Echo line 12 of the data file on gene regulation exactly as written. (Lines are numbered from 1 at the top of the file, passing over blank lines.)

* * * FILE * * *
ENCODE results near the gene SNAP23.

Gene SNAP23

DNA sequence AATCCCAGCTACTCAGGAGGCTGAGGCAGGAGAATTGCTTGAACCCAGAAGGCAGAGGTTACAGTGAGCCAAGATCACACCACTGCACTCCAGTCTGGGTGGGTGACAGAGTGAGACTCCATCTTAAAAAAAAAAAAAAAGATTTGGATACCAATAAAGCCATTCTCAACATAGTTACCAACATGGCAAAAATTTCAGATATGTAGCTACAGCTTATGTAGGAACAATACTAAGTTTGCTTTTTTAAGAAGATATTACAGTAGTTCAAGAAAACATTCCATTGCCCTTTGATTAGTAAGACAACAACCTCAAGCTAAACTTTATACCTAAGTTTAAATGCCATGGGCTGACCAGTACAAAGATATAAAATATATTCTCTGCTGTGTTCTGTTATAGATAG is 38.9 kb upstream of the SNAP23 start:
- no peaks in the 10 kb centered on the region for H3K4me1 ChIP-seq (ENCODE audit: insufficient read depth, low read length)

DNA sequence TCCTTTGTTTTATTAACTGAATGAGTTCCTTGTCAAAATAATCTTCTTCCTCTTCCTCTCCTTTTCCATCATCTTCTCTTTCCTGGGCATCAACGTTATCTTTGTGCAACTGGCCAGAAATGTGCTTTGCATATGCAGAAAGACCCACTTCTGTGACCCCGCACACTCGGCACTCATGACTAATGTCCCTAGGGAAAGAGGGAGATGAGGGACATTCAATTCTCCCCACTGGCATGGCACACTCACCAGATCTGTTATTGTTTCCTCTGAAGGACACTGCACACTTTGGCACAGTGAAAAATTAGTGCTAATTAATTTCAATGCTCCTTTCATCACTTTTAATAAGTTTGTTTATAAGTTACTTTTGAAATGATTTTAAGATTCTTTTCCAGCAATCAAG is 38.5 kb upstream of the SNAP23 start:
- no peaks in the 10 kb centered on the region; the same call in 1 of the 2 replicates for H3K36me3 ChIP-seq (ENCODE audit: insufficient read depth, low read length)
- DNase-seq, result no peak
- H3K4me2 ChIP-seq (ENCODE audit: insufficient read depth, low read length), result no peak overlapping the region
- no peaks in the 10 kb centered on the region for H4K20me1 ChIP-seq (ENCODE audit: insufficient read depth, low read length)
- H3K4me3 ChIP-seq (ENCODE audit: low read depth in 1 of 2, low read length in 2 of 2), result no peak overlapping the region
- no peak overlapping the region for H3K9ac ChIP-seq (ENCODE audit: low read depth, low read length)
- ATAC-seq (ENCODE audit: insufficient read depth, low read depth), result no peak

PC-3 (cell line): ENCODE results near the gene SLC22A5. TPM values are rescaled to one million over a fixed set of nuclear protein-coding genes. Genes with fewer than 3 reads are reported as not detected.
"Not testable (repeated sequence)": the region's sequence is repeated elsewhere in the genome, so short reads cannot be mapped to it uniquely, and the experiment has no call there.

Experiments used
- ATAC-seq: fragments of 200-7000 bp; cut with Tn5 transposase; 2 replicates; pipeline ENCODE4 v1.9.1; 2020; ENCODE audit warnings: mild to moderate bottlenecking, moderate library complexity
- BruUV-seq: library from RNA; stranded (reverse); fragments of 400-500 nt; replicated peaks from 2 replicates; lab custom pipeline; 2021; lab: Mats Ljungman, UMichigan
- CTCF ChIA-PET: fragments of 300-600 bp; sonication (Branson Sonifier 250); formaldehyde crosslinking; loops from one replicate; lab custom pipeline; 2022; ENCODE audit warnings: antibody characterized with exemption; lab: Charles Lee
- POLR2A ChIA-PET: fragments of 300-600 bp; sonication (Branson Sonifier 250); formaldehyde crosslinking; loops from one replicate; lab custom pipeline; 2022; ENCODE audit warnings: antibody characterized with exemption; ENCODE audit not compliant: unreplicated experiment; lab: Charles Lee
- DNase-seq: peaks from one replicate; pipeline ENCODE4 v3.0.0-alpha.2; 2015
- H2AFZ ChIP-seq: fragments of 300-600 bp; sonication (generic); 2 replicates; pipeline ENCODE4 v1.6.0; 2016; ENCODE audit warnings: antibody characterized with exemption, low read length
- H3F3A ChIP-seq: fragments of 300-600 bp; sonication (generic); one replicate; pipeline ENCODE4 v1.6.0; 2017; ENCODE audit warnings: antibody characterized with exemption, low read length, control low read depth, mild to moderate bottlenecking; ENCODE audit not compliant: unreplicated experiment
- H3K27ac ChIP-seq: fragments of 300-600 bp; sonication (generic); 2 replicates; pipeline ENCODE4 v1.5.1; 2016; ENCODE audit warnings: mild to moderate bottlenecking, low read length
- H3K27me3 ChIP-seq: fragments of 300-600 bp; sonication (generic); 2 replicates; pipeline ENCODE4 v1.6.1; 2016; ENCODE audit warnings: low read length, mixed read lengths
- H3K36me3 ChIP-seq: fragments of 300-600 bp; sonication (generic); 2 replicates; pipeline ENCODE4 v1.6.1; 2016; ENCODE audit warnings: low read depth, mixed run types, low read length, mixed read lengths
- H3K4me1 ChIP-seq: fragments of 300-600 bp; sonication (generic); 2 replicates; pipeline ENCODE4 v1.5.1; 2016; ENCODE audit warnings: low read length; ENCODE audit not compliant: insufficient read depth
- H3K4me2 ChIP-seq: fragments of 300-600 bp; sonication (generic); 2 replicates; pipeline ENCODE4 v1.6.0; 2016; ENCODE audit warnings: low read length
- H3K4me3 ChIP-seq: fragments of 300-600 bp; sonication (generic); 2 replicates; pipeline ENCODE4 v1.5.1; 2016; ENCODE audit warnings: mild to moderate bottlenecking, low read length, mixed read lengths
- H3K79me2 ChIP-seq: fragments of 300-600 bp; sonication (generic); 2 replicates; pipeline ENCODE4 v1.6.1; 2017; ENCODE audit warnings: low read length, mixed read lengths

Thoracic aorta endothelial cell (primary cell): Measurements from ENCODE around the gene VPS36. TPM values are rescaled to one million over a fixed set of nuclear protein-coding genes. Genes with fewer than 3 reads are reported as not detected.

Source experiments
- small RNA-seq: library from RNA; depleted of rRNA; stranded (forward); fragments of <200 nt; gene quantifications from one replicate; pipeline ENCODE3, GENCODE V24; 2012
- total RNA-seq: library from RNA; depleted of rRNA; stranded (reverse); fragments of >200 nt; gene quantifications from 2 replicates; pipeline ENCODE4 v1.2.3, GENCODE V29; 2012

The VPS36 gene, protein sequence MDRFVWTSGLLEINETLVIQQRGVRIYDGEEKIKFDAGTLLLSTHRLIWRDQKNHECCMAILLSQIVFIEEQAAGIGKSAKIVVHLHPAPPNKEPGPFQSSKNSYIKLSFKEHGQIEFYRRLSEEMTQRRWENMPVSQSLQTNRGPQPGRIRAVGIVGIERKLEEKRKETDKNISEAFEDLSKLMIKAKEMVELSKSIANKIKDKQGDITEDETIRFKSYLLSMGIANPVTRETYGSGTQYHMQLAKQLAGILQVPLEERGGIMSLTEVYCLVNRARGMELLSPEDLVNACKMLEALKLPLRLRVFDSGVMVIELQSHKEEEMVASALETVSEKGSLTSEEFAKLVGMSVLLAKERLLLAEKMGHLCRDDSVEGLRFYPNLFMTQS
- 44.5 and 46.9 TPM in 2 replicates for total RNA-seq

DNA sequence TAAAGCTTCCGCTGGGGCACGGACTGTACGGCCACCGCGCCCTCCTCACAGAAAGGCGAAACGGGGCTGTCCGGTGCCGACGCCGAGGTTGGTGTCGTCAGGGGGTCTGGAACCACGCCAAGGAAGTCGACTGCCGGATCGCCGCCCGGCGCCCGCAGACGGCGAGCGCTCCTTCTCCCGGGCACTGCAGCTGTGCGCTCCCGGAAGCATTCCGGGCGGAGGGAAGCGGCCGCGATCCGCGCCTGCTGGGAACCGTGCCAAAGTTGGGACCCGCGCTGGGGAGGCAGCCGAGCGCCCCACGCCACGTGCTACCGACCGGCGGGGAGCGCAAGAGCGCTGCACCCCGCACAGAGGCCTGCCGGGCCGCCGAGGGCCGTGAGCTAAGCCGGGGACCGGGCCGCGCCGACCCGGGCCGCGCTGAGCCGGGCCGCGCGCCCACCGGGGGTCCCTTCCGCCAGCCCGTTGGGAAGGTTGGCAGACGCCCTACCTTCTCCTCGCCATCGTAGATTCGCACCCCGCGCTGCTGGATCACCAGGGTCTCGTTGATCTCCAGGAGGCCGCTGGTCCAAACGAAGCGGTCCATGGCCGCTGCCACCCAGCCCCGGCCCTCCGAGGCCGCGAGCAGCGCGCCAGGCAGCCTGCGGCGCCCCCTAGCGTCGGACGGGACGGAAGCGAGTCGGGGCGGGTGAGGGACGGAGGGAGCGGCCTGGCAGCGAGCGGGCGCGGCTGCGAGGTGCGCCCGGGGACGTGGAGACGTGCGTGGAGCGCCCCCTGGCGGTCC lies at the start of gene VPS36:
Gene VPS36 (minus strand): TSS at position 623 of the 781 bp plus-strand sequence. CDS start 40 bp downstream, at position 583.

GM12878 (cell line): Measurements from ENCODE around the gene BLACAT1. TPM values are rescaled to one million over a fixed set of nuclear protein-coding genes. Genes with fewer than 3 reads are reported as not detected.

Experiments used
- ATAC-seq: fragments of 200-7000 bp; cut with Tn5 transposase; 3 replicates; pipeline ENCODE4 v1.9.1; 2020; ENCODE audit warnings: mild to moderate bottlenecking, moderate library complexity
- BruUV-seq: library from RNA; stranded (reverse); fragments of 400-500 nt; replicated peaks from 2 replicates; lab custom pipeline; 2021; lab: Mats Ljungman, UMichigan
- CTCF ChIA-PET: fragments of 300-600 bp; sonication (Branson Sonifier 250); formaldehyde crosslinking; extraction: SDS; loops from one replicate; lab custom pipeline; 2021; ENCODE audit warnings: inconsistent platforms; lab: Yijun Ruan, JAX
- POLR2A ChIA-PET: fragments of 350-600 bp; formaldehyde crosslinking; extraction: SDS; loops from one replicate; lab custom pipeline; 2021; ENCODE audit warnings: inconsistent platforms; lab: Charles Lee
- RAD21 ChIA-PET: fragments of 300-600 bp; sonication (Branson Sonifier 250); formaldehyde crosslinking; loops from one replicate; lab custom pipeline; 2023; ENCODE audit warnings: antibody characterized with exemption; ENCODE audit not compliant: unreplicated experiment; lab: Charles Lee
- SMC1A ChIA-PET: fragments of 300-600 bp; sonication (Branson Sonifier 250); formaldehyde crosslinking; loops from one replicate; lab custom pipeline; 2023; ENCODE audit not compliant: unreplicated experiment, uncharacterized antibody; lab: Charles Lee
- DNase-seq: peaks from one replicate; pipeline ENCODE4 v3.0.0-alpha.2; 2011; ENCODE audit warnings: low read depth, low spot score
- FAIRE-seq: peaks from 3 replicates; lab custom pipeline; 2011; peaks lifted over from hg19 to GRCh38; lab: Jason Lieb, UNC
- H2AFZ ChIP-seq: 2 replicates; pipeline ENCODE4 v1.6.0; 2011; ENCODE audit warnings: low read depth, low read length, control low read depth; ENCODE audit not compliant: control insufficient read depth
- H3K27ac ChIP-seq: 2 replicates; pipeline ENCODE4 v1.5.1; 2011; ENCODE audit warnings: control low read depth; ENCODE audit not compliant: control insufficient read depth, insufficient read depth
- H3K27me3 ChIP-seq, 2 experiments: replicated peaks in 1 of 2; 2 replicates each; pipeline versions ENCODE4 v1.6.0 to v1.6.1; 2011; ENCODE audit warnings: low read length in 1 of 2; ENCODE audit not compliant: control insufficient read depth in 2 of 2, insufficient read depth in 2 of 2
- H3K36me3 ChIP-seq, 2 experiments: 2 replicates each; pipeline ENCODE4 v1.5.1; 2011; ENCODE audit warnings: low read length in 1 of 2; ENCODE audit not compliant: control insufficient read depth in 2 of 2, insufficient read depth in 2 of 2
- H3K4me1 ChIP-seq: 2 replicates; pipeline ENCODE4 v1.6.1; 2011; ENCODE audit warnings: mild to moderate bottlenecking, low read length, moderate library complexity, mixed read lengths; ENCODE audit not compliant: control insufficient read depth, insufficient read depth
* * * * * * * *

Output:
- ATAC-seq (ENCODE audit: insufficient read depth, low read depth), result no peak